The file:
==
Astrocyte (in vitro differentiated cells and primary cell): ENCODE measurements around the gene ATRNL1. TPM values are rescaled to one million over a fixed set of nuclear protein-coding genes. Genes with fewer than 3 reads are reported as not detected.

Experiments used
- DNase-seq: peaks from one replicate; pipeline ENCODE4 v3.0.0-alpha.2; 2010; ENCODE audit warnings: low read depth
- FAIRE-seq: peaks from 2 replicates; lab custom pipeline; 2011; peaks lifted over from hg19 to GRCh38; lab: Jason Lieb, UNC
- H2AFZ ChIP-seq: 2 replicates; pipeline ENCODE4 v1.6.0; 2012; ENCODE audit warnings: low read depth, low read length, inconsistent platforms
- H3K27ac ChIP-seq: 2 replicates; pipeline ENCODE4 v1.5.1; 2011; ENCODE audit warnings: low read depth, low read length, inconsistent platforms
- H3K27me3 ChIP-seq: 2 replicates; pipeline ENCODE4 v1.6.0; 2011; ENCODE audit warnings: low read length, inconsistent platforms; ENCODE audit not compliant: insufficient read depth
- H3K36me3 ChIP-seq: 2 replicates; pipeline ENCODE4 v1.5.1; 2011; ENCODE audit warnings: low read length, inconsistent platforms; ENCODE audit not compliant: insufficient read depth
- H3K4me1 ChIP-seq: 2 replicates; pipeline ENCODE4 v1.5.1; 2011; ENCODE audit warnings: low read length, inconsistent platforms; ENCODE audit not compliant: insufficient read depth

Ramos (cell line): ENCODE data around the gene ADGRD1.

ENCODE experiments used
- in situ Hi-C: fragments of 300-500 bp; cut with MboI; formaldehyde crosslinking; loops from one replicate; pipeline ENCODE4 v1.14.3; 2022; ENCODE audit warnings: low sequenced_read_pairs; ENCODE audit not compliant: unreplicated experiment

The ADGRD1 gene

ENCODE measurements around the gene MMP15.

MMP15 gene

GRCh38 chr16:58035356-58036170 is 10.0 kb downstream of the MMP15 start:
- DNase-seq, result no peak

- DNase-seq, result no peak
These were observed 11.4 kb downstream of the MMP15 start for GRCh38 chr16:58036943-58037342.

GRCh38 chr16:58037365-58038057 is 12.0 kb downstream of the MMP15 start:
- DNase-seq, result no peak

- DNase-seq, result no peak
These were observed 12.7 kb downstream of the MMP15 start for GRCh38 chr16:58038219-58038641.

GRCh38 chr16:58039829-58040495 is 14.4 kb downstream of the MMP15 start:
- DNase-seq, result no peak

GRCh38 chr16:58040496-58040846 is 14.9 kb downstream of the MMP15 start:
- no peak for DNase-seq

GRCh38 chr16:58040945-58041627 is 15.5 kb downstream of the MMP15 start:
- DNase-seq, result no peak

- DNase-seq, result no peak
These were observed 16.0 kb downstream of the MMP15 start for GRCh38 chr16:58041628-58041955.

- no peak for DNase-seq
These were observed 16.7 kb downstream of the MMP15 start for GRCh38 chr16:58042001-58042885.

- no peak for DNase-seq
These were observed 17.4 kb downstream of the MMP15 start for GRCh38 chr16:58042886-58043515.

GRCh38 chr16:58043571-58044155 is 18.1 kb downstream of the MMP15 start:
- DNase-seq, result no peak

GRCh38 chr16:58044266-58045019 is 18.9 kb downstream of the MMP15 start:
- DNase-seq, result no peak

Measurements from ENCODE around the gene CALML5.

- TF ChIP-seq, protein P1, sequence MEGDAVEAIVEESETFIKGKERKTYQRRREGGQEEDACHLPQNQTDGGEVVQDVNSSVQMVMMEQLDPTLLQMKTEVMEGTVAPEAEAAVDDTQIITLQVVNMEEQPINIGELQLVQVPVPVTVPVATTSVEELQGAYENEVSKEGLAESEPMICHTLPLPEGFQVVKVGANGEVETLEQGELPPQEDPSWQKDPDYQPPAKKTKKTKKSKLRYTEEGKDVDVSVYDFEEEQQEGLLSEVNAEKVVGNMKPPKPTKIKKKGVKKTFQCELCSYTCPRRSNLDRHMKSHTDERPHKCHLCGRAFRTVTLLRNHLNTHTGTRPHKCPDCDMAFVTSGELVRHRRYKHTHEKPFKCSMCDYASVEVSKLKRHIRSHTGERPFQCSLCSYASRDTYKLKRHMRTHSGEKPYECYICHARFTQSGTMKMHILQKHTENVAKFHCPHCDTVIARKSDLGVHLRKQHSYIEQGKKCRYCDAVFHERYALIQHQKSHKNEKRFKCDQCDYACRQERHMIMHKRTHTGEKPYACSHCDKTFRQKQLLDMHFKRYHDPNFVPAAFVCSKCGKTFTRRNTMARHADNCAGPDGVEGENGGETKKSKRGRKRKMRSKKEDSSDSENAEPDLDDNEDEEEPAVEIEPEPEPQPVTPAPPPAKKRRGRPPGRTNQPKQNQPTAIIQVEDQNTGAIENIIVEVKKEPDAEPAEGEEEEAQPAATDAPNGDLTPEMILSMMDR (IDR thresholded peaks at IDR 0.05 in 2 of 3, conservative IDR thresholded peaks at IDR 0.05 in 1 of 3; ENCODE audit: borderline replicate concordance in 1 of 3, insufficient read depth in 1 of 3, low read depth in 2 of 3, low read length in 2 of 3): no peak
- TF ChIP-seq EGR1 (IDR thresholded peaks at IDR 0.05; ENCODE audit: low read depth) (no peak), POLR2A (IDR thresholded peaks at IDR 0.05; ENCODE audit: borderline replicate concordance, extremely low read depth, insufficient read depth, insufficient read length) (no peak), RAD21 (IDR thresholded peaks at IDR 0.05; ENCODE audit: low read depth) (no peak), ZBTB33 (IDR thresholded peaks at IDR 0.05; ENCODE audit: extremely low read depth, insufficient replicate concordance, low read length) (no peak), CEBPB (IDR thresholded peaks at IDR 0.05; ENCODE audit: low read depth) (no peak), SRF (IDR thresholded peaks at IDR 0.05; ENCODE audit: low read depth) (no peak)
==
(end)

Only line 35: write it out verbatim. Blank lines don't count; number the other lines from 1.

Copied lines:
These were observed 17.4 kb downstream of the MMP15 start for GRCh38 chr16:58042886-58043515.